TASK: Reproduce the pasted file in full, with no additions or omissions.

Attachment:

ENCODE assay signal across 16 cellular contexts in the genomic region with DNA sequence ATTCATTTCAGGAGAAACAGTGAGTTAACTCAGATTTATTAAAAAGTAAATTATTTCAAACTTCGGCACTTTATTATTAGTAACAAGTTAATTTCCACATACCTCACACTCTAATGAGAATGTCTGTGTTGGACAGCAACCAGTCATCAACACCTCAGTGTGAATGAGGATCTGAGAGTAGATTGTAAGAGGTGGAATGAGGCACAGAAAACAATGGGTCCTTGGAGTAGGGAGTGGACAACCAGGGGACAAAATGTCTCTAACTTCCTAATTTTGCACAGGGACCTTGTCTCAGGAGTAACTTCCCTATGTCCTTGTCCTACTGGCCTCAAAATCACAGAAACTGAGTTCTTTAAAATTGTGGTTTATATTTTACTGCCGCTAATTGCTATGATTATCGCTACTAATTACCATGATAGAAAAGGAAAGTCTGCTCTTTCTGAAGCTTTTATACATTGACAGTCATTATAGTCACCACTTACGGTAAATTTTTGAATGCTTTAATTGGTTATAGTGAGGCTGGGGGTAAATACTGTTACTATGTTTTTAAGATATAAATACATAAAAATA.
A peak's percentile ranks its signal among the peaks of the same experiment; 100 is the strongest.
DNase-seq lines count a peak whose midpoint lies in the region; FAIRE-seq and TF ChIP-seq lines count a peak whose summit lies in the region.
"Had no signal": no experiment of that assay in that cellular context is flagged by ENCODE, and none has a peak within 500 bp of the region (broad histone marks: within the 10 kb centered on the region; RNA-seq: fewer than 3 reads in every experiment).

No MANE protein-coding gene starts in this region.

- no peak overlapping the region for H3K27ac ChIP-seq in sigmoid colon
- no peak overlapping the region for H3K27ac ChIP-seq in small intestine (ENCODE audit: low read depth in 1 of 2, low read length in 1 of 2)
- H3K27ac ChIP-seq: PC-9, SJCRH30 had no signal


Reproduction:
ENCODE assay signal across 16 cellular contexts in the genomic region with DNA sequence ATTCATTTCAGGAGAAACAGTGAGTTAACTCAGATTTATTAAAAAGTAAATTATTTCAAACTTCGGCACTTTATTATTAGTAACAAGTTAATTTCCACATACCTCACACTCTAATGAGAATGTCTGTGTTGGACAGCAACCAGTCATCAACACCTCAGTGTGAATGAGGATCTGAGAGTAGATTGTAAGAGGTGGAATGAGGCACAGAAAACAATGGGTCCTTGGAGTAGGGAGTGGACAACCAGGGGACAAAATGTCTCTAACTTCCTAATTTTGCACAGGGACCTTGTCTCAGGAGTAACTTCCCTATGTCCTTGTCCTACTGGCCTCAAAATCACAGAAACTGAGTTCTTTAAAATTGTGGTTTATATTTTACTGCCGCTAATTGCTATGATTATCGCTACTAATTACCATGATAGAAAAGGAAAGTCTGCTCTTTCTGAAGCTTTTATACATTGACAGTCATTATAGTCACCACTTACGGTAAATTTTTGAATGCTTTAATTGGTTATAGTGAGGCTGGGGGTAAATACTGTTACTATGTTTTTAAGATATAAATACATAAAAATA.
A peak's percentile ranks its signal among the peaks of the same experiment; 100 is the strongest.
DNase-seq lines count a peak whose midpoint lies in the region; FAIRE-seq and TF ChIP-seq lines count a peak whose summit lies in the region.
"Had no signal": no experiment of that assay in that cellular context is flagged by ENCODE, and none has a peak within 500 bp of the region (broad histone marks: within the 10 kb centered on the region; RNA-seq: fewer than 3 reads in every experiment).

No MANE protein-coding gene starts in this region.

- no peak overlapping the region for H3K27ac ChIP-seq in sigmoid colon
- no peak overlapping the region for H3K27ac ChIP-seq in small intestine (ENCODE audit: low read depth in 1 of 2, low read length in 1 of 2)
- H3K27ac ChIP-seq: PC-9, SJCRH30 had no signal